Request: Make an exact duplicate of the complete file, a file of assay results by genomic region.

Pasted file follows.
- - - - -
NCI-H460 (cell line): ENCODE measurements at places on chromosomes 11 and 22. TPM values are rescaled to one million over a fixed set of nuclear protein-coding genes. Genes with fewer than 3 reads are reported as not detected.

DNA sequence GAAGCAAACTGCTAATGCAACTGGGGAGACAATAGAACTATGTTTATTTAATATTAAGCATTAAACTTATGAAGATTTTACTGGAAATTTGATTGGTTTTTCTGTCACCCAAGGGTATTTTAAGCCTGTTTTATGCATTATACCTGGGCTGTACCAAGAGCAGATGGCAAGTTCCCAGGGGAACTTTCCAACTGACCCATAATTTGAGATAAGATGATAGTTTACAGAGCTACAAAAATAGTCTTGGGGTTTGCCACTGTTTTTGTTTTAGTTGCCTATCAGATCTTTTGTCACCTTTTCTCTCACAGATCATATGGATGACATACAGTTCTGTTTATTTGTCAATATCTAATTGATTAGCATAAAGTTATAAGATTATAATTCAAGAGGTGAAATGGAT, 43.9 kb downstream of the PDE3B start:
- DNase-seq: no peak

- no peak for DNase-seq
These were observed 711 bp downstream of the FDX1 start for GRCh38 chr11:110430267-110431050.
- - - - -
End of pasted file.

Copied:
NCI-H460 (cell line): ENCODE measurements at places on chromosomes 11 and 22. TPM values are rescaled to one million over a fixed set of nuclear protein-coding genes. Genes with fewer than 3 reads are reported as not detected.

DNA sequence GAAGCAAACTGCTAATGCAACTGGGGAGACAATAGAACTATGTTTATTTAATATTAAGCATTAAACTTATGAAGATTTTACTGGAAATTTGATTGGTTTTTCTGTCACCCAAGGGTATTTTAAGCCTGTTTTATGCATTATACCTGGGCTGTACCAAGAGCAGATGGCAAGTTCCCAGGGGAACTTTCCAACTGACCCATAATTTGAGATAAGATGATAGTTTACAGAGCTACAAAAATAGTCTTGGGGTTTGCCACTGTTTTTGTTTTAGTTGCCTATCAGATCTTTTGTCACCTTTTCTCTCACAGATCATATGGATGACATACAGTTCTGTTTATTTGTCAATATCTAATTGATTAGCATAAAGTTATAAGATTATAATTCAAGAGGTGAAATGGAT, 43.9 kb downstream of the PDE3B start:
- DNase-seq: no peak

- no peak for DNase-seq
These were observed 711 bp downstream of the FDX1 start for GRCh38 chr11:110430267-110431050.